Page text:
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This article is for Medical Professionals

Professional Reference articles are designed for health professionals to use. They are written by UK doctors and based on research evidence, UK and European Guidelines. You may find the Giardia article more useful, or one of our other health articles.

Treatment of almost all medical conditions has been affected by the COVID-19 pandemic. NICE has issued rapid update guidelines in relation to many of these. This guidance is changing frequently. Please visit to see if there is temporary guidance issued by NICE in relation to the management of this condition, which may vary from the information given below.

Giardia lamblia, also known as Giardia intestinalis and Giardia duodenalis, is an important cause of persistent diarrhoea or malabsorption. It is a flagellated, anaerobic protozoon.

Giardial infections occur worldwide, including in developed countries. It is more common with:

  • Poor sanitation.
  • Travel to endemic areas.
  • Reduced immunity - malnutrition, immunocompromise or cystic fibrosis.
  • Institutions - eg, children in nurseries, and their carers.
  • Those having ano-oral sex - eg, sexually active gay men.

3,624 cases were reported in England and Wales to the Health Protection Agency (now part of Public Health England) in 2013.[3]

Worldwide prevalence: it occurs at any age but is common in young children, (estimated around 20% prevalence in young children in developing countries).[4]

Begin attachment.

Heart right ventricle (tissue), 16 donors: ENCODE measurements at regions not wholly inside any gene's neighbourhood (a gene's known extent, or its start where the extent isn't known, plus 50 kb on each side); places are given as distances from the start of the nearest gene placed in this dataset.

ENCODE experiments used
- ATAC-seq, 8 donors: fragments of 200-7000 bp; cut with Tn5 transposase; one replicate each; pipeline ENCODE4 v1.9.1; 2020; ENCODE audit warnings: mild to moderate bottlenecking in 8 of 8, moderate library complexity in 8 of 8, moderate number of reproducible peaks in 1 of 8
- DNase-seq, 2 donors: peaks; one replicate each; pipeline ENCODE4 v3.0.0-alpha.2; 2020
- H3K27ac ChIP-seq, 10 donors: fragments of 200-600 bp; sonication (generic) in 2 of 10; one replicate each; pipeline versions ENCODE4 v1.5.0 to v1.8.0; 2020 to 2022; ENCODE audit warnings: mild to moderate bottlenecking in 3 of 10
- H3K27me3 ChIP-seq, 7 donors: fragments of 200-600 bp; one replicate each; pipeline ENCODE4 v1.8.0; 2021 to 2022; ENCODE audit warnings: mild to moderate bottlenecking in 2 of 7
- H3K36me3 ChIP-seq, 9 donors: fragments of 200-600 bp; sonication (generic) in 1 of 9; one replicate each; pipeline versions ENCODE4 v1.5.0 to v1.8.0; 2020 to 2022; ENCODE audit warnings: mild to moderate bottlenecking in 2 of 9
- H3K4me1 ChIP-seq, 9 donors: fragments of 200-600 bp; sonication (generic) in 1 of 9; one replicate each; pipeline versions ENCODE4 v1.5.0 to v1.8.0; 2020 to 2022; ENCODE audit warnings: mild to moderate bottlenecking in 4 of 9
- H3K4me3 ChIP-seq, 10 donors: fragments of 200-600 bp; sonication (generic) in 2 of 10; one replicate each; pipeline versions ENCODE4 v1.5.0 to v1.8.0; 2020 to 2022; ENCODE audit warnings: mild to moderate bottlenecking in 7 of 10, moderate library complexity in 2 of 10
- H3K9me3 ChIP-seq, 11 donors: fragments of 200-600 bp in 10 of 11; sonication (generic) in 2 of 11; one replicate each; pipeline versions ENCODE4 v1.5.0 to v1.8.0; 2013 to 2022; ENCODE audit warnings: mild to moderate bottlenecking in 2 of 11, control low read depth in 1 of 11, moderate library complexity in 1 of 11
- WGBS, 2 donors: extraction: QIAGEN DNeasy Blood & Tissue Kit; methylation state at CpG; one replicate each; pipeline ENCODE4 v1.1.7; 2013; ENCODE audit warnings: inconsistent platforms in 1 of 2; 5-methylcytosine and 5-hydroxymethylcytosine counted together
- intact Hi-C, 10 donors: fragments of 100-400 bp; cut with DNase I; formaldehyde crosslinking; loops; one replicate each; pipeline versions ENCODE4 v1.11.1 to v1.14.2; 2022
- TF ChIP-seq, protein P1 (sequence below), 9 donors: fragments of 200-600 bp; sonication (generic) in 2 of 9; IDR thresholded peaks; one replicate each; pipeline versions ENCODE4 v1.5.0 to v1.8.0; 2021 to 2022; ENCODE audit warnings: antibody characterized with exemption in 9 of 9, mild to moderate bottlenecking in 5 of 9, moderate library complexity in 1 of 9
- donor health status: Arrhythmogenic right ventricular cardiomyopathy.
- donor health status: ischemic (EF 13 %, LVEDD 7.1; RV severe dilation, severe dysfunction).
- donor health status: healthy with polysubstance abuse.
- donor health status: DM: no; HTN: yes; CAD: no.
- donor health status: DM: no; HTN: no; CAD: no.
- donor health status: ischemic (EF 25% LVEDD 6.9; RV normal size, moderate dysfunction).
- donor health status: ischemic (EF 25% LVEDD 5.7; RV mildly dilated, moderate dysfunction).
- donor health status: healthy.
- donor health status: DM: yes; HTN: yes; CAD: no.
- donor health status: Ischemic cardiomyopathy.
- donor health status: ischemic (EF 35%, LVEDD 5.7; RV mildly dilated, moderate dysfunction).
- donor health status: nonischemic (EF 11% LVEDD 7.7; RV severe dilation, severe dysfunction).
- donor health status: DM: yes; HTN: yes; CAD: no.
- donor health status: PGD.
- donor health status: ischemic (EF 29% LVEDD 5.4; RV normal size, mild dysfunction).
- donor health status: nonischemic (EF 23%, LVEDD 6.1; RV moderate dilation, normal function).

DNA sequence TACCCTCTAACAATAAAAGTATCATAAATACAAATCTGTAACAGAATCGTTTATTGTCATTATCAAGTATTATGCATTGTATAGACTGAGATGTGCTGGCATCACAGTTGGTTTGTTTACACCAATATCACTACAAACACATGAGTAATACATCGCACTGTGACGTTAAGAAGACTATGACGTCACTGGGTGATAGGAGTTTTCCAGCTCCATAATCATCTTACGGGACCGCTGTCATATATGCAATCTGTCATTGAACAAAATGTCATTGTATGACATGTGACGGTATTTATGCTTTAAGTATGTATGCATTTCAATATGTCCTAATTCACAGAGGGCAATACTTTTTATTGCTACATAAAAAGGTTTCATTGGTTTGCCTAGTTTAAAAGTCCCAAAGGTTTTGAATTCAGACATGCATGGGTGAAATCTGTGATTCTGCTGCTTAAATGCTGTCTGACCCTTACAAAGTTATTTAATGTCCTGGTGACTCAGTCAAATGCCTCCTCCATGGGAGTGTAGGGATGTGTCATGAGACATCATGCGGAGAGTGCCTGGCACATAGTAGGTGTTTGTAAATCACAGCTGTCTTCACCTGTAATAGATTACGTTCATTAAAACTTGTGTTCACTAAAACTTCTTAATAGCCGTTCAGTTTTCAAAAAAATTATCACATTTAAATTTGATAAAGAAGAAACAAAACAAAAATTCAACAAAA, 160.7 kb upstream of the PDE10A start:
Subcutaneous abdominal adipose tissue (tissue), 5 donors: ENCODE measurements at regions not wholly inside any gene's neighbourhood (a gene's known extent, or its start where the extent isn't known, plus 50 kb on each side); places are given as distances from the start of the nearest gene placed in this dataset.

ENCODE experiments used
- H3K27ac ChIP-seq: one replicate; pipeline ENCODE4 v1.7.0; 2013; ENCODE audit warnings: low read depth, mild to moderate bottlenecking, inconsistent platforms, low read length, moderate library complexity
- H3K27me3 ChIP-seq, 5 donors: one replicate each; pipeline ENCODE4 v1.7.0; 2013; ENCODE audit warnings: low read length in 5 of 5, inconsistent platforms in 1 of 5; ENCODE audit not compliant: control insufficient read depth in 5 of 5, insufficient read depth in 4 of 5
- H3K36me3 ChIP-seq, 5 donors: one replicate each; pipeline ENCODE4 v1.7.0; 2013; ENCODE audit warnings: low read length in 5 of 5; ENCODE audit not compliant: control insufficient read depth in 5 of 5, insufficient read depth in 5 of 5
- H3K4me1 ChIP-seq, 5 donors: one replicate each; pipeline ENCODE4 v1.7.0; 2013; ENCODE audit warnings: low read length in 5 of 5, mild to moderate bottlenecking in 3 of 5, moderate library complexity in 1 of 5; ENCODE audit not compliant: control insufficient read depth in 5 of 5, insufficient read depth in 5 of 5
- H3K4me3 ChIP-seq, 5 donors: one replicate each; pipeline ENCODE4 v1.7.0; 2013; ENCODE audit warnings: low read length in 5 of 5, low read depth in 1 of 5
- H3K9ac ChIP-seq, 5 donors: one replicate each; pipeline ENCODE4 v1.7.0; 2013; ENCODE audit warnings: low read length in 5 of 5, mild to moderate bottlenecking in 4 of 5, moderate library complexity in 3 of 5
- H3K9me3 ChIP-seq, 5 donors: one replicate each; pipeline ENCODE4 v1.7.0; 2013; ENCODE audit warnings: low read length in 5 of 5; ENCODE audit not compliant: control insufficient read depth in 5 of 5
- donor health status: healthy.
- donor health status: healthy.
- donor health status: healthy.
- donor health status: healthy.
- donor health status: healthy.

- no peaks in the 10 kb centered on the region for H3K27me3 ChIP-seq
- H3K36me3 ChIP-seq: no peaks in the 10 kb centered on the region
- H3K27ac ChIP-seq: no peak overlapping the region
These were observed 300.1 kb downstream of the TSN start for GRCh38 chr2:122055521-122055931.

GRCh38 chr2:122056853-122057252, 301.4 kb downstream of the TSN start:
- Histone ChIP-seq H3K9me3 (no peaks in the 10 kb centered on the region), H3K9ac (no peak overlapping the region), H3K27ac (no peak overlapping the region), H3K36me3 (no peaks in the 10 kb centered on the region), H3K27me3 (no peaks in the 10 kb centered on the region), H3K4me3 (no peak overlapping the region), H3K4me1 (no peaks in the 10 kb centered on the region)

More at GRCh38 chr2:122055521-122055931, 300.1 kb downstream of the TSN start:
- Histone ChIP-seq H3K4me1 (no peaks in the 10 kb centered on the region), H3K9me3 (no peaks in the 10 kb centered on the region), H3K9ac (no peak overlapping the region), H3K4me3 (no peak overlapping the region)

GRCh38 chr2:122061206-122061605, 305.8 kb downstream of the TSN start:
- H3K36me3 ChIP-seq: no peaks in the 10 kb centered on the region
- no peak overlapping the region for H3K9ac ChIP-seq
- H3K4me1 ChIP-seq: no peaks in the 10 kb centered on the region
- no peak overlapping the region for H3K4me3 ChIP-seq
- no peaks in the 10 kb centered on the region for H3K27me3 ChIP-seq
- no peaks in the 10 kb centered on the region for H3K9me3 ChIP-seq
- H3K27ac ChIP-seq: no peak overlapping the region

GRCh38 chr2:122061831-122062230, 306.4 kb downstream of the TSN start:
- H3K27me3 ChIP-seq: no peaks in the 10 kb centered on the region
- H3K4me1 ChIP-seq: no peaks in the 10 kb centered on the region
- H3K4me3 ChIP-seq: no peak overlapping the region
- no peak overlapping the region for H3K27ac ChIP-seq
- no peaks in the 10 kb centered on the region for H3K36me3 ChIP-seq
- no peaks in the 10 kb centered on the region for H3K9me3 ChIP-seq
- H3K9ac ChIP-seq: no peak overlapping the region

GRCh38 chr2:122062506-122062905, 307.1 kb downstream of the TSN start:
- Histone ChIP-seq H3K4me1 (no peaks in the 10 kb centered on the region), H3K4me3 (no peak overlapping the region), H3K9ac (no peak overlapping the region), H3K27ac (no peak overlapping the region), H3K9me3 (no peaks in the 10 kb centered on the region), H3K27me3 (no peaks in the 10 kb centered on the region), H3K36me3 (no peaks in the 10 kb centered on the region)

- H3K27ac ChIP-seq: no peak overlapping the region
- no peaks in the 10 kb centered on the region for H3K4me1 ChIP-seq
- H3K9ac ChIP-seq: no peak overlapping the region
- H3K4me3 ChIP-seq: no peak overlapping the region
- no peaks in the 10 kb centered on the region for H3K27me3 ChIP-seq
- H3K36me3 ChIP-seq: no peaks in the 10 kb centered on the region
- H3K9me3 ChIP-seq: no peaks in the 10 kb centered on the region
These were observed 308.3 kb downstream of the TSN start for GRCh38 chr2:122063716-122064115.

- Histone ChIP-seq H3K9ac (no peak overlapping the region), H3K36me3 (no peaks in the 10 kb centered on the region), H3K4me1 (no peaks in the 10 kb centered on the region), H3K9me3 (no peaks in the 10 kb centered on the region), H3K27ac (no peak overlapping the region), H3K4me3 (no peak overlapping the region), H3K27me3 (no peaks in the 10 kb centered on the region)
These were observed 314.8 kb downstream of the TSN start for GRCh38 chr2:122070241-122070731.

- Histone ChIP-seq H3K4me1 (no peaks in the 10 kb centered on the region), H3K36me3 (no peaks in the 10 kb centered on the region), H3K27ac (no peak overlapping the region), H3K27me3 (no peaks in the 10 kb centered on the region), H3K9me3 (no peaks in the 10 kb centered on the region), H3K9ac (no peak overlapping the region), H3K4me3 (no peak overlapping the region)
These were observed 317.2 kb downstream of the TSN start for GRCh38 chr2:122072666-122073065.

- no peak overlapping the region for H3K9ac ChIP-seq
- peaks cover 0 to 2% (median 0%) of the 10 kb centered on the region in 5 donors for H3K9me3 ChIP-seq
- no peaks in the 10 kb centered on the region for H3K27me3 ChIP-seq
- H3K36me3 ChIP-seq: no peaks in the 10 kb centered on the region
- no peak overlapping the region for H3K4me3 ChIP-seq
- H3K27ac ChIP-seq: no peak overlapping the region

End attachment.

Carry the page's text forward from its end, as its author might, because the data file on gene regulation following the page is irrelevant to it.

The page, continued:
• Transmission of Giardia spp. is via the faeco-oral route. The incubation period is 1-2 weeks.[5]Giardial cysts are resistant to standard chlorination.
  • Transmission is usually via contaminated drinking water.
  • Other possible sources are ingested food, contaminated swimming pools and direct contact with infected people, animals or contaminated objects.
  • In the UK, many cases are associated with recent foreign travel.[3]
  • Many animals are host to the organism, including pets, livestock and wild animals but it is not clear if they are a source of infection for man. Beavers may be an important reservoir host (in Canada, giardiasis is nicknamed 'beaver fever').[6]

Suspect giardiasis in scenarios such as:

  • Acute diarrhoea lasting for over one week.[3]
  • Traveller's diarrhoea with symptoms lasting more than ten days, symptoms that begin after return, and associated weight loss.
  • Diarrhoea in immunocompromised or palliative care patients.[2]


  • Acute or chronic diarrhoea.
  • Malabsorption, weight loss and, in children, failure to thrive.
  • Abdominal pain, anorexia, flatulence, bloating and nausea.
  • Vomiting and fever are uncommon.


  • Generally, there are few or no physical signs.
  • In acute or severe cases, signs of dehydration or malnutrition.
  • Physical examination generally is unremarkable.
  • Abdominal examination may reveal nonspecific tenderness.

Unusual presentations:

  • Rarely, it may present with complications (see 'Complications and prognosis', below).

Stool microscopy is the usual test: